Lastly, my favorite all-around preserving books, especially for beginners, is Preserving the Harvest by Carol Costenbader. Clear instructions on all preserving methods, charts for things like how long to steam or blanch vegetables before freezing, tips galore--kinda like having an experienced food preservationist at your side, reminding you to do things like get all your gear washed and ready to go the night before heading out to pick berries or buy a couple bushels of tomatoes, so you can get right to it while your produce is still at its peak.

What are your favorites?

Returning to Life, Returning to the Kitchen

Early this year, long-standing, relatively dormant health issues resurfaced with a vengeance and by spring, I found myself overwhelmed with fatigue, chronic pain, and a "brain fog" that would not lift. I took a break from teaching so that I could get a handle on what was going on and after a few months of doctor visits, a new diagnosis (Hashimoto's thyroiditis), diet and lifestyle changes, my health is improving. My energy and focus are returning, the aches and pains are diminishing. I continue to be amazed at the turnaround and how just a few relatively small changes have put me on the path back to wellness.

Hashimoto's thyroiditis is an autoimmune disorder in which the immune system mounts an attack against the thyroid gland. (To learn more about Hashimoto's and the latest thinking on managing this common yet under-diagnosed disease, read the Healthy Skeptic's series on the thyroid.) Following a protocol developed by Dr. Datis Kharrazian under the care of a local naturopath who has studied with him, about six weeks ago, I quit consuming gluten and virtually all grains because of the strong connection between gluten intolerance and Hashimoto's and the impact that high-carbohydrate foods have on blood sugar and thyroid function. I've increased my consumption of fermented vegetables and broths, both of which have remarkable healing properties, while I've reduced my sugar intake overall and use minimal amounts of honey as my primary sweetener instead. To an extent, my classes will begin to reflect these changes. I will no longer be teaching my Baking Basics class and my canning classes will include honey-sweetened preserves as well as those made with cane sugar.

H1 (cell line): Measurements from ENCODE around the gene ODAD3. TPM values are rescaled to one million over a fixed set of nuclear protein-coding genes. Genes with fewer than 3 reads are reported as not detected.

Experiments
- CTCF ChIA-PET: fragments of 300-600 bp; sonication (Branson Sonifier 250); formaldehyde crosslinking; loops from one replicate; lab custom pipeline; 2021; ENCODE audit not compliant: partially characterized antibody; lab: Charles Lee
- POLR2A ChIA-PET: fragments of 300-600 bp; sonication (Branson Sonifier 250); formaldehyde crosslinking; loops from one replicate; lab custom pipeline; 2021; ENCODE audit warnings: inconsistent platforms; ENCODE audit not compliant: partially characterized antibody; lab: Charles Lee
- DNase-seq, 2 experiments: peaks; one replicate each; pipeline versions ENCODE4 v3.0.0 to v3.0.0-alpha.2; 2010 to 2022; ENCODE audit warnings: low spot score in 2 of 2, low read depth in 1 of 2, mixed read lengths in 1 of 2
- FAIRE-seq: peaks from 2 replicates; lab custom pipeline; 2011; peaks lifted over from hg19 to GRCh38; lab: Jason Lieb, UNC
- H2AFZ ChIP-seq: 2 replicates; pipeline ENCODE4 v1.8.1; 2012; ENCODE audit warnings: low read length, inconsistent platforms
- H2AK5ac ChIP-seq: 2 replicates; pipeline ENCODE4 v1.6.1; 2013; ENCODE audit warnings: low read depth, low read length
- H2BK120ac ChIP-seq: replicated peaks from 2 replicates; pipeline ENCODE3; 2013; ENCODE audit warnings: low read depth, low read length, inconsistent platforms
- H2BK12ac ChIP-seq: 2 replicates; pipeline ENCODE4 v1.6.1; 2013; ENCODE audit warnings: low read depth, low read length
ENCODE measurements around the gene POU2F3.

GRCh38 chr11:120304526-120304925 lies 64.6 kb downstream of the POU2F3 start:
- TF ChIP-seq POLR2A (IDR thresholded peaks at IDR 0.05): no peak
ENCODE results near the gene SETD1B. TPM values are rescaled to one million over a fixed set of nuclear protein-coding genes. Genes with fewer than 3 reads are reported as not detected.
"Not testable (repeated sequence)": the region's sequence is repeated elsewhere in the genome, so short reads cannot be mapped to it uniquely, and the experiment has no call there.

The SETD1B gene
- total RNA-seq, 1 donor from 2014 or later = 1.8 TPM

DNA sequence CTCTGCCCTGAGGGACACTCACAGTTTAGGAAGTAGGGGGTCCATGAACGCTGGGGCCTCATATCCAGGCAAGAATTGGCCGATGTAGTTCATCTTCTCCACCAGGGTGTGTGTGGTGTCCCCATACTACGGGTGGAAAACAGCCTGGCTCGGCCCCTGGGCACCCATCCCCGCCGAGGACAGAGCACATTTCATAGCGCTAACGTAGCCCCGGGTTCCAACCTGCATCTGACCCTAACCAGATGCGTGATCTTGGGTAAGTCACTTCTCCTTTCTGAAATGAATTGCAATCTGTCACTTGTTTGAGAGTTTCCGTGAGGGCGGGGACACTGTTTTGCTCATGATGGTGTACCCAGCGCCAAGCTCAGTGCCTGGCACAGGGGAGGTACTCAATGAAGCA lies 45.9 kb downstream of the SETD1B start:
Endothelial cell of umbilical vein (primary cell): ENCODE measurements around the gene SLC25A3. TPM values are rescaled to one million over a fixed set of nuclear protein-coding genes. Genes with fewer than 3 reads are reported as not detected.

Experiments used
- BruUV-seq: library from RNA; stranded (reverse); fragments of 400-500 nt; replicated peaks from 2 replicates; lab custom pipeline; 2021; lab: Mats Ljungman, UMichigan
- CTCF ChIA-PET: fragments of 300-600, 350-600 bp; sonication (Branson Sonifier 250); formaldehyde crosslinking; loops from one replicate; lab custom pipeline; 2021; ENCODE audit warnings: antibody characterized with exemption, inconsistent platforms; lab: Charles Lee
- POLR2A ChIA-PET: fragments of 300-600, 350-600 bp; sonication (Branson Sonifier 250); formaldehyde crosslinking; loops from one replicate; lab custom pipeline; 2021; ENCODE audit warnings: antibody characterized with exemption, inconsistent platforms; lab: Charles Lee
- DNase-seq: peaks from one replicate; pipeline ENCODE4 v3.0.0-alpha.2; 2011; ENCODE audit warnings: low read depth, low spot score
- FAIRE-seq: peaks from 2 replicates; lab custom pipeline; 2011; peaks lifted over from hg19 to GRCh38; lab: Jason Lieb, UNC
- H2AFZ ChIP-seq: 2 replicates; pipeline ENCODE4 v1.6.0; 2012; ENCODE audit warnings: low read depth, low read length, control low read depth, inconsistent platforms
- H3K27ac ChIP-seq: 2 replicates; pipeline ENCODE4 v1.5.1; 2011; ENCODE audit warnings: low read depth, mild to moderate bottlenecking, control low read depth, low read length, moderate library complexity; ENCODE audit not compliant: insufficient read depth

(In addition to the dietary changes I've made, I supplement with vitamin D, cod liver oil, and an omega-3 fatty acid complex daily, all of which help support and balance the immune system. I swim laps three mornings a week, see an acupuncturist once a week, and began a meditation practice, following the method developed by Eknath Easwaran for transforming the thought process through meditation on the words of great prophets and philosophers from around the world. Stress was having a tremendous impact on my health and my nascent meditation practice has already made a big difference in how I think and feel about life's up and downs. The acupuncture is doing wonders for the exceedingly stubborn plantar fasciitis that has been with me for six years.)

For some time, I've been learning about gluten- and grain-free cooking from friends who preceded me in these dietary changes (knowing in the back of my mind that someday, I too might be making the same changes). Many of you have asked about gluten-free cooking and baking classes and while most of my current offerings are already gluten-free by nature, in the future I will offer classes specifically for those making the transition to gluten- and grain-free eating. While I miss some of the foods I used to enjoy, I am excited about getting back into my kitchen and exploring new culinary possibilities and I look forward to sharing that excitement with those who also find themselves making dietary changes for themselves and their families.